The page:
However, in the middle of my MBA I was made redundant (well, actually I asked to leave – the time was right to go) and I deliberated over whether or not I should remain in OH or look for a different career.
My second investment was in four one-hour career coaching sessions, which enabled me to take stock and consider what to do next in a more measured way, instead of making poor choices. I remained in OH, but recognised that I needed to make my voice louder in the OH world, so started to look for opportunities where I could have a say.
Today, I am chair of the Thames Valley OH Nurses group (TVOHN), a member of the new Faculty of OH Nursing (FOHN) development consulting group and I have just submitted my revalidation portfolio as part of the NMC pilot – just a small voice, but a voice nonetheless.
What are the goals and priorities in your current role?
I currently lead the OH team at Skanska UK. It is still “early doors” for me, having stepped into the role in February this year. I am still getting to know the organisation, stakeholders and team capability, but I am well on the way with our OH and wellbeing strategy and roadmap.
From a professional point of view, as I have been part of the NMC pilot regarding revalidation, I want my team and members of the TVOHN group to be ahead of the game and to be prepared. Therefore, the next plan is to share my portfolio, make time in meetings to capture learnings, discuss and debate and to offer a confirmer or registrant route.
As a new member of FOHN, I also want to actively participate and contribute to the direction, content and “look and feel” of the new faculty. It is a great opportunity to shape the next generation of OH professionals.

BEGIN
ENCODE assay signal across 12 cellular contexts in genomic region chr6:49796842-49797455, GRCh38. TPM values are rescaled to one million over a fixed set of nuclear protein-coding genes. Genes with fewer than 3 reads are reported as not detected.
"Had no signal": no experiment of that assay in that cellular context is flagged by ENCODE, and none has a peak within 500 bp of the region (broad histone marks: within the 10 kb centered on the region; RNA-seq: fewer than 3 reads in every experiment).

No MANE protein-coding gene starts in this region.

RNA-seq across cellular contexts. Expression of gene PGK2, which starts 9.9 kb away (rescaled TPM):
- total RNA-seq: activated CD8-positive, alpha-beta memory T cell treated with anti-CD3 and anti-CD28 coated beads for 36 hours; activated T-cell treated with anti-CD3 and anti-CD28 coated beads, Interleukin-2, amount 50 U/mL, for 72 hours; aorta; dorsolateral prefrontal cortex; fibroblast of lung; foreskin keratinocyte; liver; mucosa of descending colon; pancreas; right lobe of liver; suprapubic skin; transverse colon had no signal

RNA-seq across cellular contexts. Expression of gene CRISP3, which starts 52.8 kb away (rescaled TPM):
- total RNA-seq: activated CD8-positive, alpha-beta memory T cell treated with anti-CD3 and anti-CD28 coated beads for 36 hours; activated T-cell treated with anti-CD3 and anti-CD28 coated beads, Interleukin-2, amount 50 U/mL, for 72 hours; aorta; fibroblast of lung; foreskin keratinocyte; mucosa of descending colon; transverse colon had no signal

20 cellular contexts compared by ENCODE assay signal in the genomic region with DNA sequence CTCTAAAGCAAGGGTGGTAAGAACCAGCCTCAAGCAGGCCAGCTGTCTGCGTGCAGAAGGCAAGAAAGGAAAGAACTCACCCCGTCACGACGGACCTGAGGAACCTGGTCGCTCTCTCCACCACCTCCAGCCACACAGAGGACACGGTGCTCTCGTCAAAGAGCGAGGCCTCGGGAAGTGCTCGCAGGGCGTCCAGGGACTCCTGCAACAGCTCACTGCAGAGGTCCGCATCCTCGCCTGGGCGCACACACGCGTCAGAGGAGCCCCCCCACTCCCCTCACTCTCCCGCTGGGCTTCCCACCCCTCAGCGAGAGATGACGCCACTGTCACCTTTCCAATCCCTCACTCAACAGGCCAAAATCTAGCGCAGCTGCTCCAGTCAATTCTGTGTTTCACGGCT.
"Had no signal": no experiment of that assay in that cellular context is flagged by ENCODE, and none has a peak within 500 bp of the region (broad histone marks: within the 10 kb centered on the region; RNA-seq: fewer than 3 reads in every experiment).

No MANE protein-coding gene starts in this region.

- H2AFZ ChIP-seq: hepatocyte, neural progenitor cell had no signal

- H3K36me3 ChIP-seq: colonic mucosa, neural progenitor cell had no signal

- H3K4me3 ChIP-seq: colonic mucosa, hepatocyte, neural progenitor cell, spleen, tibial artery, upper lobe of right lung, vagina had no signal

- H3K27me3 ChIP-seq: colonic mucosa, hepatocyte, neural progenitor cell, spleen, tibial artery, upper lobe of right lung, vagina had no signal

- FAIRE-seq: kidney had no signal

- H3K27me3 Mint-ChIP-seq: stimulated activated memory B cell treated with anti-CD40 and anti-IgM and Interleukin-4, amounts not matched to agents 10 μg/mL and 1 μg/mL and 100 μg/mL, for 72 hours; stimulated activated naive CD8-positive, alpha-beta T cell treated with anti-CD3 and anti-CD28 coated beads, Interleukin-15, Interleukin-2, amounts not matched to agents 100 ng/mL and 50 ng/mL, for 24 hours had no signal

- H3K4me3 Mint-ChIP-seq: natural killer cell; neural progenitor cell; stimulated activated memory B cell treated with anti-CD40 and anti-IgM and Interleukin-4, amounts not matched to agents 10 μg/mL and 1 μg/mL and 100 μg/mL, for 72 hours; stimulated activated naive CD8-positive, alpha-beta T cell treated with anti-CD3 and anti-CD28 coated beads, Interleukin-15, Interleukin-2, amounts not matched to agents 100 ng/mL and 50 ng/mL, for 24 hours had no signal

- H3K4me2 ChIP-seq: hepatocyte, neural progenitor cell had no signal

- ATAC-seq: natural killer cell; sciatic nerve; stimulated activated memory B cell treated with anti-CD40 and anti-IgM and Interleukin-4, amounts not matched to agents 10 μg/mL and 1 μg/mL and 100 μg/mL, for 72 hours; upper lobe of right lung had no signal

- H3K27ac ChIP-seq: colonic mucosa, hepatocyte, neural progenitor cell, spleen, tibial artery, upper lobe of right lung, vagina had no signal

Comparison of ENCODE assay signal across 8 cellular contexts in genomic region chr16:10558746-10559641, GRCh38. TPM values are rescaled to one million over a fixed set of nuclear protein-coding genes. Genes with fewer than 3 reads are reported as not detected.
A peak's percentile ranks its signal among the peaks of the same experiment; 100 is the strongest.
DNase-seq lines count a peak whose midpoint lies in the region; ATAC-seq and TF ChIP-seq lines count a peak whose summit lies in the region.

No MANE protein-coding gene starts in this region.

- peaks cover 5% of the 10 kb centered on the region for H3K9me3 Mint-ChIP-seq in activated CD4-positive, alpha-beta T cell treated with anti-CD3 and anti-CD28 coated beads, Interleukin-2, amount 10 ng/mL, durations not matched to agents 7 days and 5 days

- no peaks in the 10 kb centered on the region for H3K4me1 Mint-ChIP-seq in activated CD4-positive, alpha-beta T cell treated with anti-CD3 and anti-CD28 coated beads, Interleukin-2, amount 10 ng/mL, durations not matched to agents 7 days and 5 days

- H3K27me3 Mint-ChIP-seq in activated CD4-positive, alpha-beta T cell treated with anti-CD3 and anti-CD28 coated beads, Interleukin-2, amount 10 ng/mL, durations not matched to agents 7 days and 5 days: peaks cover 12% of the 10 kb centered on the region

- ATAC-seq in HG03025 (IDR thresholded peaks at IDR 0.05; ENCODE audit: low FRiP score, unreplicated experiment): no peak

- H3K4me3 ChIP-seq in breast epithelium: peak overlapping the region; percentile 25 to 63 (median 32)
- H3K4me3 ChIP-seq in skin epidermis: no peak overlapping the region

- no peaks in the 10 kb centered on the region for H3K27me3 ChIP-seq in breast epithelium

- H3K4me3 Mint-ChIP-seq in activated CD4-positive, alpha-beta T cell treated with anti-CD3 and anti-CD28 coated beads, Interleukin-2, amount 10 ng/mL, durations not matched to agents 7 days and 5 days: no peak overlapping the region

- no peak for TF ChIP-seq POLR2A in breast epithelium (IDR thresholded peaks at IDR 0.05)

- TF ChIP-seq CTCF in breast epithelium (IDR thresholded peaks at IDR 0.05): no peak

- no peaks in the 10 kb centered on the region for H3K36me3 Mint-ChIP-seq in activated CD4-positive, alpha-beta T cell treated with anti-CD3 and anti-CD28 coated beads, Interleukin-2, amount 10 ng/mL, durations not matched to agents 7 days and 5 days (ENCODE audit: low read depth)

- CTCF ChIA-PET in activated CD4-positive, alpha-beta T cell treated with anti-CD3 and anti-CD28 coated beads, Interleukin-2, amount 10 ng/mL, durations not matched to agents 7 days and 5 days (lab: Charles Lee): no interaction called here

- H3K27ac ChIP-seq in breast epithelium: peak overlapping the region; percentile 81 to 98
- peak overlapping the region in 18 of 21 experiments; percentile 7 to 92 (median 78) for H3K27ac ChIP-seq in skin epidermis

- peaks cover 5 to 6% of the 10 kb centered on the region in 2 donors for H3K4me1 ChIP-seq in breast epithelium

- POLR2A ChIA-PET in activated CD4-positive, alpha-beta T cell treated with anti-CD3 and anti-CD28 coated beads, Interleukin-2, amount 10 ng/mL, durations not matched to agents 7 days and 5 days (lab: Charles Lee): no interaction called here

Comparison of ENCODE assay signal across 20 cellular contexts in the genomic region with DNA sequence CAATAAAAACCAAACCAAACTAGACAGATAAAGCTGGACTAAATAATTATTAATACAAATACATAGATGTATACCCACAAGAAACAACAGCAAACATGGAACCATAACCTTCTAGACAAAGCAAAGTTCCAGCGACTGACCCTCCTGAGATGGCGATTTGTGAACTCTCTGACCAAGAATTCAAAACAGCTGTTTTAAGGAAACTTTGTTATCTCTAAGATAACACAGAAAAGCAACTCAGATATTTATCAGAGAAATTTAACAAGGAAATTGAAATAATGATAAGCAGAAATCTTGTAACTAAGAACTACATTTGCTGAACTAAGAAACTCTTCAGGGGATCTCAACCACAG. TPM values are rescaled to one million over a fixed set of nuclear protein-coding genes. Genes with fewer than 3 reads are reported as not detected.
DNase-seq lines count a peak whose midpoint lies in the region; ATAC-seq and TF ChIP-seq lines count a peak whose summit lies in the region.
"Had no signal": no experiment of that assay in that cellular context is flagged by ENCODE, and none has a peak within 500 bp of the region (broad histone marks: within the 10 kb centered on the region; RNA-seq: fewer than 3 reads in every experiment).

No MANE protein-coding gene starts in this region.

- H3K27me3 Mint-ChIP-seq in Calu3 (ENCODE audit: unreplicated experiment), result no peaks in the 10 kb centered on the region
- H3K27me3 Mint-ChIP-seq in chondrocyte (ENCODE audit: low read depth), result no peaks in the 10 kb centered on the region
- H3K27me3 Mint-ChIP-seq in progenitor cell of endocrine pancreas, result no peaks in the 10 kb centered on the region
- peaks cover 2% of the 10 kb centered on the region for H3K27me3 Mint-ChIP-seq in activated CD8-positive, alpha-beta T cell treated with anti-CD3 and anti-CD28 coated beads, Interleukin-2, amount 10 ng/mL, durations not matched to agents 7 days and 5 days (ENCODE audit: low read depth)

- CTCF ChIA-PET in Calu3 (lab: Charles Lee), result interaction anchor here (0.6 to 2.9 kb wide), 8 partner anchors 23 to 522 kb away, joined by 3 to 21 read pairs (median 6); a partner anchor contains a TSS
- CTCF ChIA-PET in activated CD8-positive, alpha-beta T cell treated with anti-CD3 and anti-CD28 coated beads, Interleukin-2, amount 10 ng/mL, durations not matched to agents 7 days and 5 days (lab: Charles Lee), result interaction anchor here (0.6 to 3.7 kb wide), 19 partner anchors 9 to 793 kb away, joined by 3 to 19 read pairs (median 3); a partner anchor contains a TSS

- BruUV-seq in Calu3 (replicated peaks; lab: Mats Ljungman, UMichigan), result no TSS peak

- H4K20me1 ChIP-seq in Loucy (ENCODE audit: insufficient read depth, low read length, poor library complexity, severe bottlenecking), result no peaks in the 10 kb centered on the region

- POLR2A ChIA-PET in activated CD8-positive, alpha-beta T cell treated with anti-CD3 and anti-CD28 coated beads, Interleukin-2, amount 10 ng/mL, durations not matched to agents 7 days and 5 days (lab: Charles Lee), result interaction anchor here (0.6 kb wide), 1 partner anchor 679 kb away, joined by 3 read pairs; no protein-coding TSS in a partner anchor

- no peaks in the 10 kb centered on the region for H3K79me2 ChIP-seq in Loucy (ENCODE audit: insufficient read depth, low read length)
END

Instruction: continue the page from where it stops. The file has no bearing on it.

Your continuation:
What motivates you today?
A great job that allows me to use my knowledge and expertise, an organisation that is willing to listen to a good business case, a manager who recognises my skillset and does not micromanage and a good network of people who can support, advise and inspire me to create a great place to work for my team and others.
What advice would you offer those new to OH or early in their careers?
Continually look for opportunities to develop new skills, knowledge or networks – it may take you in a direction that you never expected. Do not just think about technical experience, ask if you can get involved in a working group or project to add a dimension and new cross functional contacts. Look externally at what is happening in non-government organisations, charities or central government. Do not be constrained by your professional qualification – that is just your foundation to grow.
Update your CV each year – you will forget what you have achieved or experienced if you leave it until you want to change roles. Never create a “shopping list” of achievements, instead help the recruiter understand what you have learnt from your experience and what you can bring to the new role.
Make sure your OH voice is heard – there are too few of us. That means participating in any consultation, joining a local or UK OH network, and considering allied professional groups that will enhance your workplace experience, for example occupational hygiene, safety or ergonomics. But also share your expertise and knowledge with them.